Plough, Sword, and Book: The Structure of Human History

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University of Chicago Press, Mar 2, 1992 - History - 288 pages
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"Philosophical anthropology on the grandest scale. . . .Gellner has produced a sharp challenge to his colleagues and a thrilling book for the non-specialist. Deductive history on this scale cannot be proved right or wrong, but this is Gellner writing, incisive, iconoclastic, witty and expert. His scenario compels our attention."—Adam Kuper, New Statesman

"A thoughtful and lively meditation upon probably the greatest transformation in human history, upon the difficult problems it poses and the scant resources it has left us to solve them."—Charles Larmore, New Republic
 

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Plough, sword, and book: the structure of human history

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British philosopher/anthropologist Gellner offers a comprehensive theory of history: humans settle into agriculture, produce surpluses, and divide into complex subgroups. Communication becomes ... Read full review

Contents

IN THE BEGINNING
13
The Structure of History
18
Trinitarianisms
21
Production Coercion Cognition
22
Which Way Will the Stone Age Vote Swing?
25
The Suspect Witness
37
COMMUNITY TO SOCIETY
41
Multiple Sensitivities
52
THE COERCIVE ORDER AND ITS EROSION
147
Conditions of the Exit
156
General Summary
172
PRODUCTION VALUE AND VALIDITY
174
Production and Coercion
178
The Three Stages of Economy
182
The Ideological Transition to the Generalized Market
184
The ReEntry Problem
191

Generic Types of Strand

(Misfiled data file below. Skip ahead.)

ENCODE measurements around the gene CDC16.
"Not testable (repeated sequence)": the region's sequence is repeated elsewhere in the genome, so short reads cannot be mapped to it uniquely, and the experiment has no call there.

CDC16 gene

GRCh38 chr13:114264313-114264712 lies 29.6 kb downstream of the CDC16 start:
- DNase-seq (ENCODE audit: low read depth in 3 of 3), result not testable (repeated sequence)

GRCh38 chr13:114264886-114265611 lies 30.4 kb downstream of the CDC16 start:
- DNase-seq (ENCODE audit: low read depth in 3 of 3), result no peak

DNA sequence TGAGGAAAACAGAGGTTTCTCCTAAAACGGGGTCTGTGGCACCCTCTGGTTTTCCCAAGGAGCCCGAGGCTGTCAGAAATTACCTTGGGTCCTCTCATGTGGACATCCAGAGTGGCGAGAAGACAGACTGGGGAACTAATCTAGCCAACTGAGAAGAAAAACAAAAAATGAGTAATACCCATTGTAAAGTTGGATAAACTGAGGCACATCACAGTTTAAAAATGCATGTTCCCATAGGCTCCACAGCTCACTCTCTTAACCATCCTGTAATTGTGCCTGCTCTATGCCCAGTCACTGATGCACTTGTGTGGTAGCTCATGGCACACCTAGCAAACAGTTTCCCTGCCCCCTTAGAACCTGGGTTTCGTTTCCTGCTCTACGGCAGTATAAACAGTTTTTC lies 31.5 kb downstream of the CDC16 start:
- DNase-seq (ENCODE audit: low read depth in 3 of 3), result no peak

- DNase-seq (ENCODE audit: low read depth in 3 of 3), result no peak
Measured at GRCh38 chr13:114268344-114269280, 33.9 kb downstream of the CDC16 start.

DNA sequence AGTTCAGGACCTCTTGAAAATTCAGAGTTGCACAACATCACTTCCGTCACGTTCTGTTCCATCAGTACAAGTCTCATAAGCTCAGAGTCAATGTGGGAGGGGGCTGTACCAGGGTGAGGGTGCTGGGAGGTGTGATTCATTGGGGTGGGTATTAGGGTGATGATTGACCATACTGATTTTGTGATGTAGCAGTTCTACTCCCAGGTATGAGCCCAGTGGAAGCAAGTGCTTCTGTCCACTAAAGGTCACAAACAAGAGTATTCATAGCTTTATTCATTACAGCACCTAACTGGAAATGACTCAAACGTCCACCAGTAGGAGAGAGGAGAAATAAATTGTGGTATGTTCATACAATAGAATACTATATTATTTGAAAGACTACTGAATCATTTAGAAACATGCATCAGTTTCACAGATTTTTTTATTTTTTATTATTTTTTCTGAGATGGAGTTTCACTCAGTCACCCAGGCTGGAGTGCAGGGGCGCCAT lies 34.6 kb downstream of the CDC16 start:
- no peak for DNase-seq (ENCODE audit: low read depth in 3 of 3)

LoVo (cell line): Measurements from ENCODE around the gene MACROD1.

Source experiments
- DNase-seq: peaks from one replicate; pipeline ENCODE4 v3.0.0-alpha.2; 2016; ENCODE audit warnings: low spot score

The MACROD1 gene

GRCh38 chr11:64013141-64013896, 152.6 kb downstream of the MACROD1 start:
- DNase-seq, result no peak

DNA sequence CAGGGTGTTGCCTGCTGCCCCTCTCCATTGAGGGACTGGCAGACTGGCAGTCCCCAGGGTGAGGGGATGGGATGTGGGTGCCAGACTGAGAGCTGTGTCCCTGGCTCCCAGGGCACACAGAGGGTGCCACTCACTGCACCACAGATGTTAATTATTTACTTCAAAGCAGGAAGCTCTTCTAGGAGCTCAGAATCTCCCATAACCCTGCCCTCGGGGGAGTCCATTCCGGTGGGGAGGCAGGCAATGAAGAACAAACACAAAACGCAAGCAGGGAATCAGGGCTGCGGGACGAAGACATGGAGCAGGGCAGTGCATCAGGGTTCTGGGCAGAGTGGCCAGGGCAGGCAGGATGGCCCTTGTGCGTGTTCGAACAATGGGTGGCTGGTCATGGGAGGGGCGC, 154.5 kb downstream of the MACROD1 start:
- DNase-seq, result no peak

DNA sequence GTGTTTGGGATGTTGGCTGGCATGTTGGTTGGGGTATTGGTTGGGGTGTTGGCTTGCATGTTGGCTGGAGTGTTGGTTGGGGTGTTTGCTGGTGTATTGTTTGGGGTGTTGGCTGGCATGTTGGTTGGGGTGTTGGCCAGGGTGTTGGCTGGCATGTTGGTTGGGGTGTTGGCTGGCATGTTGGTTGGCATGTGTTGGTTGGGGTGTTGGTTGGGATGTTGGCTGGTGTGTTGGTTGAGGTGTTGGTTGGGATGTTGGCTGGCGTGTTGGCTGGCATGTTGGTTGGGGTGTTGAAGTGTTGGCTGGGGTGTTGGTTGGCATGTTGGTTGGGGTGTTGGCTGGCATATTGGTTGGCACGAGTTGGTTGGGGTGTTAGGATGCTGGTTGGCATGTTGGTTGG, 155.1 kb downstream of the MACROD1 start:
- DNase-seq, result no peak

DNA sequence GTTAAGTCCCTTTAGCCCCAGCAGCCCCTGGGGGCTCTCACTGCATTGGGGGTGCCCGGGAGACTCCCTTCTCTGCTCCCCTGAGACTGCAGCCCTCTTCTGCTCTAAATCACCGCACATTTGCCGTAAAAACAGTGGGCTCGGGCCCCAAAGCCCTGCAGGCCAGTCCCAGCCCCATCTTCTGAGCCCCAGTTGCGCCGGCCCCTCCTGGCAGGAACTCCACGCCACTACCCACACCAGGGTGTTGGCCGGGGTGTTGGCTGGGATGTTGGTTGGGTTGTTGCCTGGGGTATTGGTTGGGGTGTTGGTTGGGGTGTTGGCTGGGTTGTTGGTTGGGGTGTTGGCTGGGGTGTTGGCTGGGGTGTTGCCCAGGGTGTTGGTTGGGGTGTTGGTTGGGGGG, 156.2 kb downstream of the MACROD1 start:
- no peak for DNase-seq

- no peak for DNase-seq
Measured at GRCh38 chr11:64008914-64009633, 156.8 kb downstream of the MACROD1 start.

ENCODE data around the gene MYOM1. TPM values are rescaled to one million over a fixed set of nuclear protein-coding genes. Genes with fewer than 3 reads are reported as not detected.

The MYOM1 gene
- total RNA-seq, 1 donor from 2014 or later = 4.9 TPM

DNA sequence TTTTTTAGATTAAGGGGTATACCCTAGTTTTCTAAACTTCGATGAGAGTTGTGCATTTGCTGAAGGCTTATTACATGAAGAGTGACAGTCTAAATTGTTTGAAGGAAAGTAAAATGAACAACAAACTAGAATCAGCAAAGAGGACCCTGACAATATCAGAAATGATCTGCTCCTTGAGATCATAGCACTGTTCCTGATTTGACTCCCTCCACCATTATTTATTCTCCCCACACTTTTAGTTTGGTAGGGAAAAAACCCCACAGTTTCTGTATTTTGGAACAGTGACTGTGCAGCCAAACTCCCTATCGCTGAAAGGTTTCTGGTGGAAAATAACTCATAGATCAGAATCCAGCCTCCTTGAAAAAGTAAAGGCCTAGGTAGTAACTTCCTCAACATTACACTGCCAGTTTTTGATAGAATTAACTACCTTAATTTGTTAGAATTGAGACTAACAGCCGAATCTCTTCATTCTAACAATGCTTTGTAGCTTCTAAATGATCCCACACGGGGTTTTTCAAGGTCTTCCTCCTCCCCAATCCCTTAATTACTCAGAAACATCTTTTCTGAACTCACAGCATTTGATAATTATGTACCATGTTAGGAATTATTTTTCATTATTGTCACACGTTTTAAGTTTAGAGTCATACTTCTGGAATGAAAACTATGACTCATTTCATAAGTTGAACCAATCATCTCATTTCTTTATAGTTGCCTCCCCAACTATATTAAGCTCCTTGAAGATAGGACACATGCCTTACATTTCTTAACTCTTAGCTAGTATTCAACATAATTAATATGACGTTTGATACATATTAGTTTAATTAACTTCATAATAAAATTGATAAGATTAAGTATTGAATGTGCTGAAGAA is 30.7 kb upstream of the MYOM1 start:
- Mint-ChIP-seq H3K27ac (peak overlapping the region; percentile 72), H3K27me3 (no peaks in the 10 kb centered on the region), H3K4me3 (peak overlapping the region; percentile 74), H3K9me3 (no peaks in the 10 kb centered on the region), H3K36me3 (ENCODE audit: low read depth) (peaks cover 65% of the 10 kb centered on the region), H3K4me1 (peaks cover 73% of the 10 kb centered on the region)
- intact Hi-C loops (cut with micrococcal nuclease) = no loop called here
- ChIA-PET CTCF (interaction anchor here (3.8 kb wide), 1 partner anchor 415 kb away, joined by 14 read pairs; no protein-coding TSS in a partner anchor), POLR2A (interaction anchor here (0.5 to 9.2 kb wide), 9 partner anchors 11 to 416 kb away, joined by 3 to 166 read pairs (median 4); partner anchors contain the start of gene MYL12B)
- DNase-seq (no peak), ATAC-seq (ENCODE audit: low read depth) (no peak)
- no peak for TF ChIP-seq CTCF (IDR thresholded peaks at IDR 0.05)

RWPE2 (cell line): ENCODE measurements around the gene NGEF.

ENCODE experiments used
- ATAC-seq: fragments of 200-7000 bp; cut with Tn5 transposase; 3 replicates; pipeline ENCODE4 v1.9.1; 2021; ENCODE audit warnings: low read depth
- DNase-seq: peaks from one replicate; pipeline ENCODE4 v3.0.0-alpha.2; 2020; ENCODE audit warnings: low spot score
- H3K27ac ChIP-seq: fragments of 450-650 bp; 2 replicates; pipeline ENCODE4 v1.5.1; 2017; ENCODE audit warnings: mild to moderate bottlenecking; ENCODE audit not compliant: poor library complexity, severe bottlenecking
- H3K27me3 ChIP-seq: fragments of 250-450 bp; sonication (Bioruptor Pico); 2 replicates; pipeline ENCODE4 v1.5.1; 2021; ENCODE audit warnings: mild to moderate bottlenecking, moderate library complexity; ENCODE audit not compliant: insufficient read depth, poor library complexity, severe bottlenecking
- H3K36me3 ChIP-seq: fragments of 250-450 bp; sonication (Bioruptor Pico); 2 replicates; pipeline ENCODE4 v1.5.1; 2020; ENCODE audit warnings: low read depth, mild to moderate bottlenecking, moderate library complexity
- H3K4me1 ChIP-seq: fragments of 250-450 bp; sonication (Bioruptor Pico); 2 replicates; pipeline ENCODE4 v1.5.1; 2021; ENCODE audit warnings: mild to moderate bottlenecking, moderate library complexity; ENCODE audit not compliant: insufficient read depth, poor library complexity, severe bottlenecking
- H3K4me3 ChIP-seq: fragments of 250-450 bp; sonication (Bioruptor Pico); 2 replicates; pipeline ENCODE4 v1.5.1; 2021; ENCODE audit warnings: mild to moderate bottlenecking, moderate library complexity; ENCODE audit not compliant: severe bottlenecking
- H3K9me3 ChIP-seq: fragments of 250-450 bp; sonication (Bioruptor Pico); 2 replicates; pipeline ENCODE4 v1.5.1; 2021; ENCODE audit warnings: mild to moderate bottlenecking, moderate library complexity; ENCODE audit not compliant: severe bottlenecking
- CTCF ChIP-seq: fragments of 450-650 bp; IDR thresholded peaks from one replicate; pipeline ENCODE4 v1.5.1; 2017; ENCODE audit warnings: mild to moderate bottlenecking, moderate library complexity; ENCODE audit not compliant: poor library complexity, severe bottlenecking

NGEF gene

55
Social and Logical Coherence
60
The Terminus
64
The Overall Plot
69
THE COMING OF THE OTHER
72
The Disembodied Word
73
Platonism
78
The Indirect Route
79
The First Unification
81
The Authority of Concepts
86
Platos Sociological Mistakes
88
THE TENSION
93
Church and State and their Separability
95
Protestantism Generic and Specific
102
CODIFICATION
115
The Sovereignty of Knowledge
118
The Dethronement of the Concept
124
ConceptImplementing and Instrumental Cultures
130
The Enlightened Solution and its Problems
135
The Age of Progress or Operation Bootstrap
142
The Circularity of Enlightened Reasoning
195
Objectivity or Not?
199
THE NEW SCENE
207
Egalitarianism
213
What Next?
215
SELFIMAGES
226
The New Coercive System
234
The Two RunningMates
240
The RightWing Alternative
244
Acorn or Gate
249
The New Social Contract
251
1945 and Some Recent Clauses in the Contract
259
PROSPECT
263
The Future of Production
266
The Future of Cognition
267
The Future of Coercion
270
Summary of Argument
275
Notes
281
Index
286
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Page 12 - But apart from this contemporary mood, the ideas of economists and political philosophers, both when they are right and when they are wrong, are more powerful than is commonly understood. Indeed the world is ruled by little else. Practical men, who believe themselves to be quite exempt from any intellectual influences, are usually the slaves of some defunct economist. Madmen in authority, who hear voices in the air, are distilling their frenzy from some academic scribbler of a few years back.
Page 11 - Keynes once stated the liberal faith in the power of ideas in as extreme a way as possible: ... the ideas of economists and political philosophers, both when they are right and when they are wrong, are more powerful than is commonly understood. Indeed the world is ruled by little else.

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Barry Smart
No preview available - 1993
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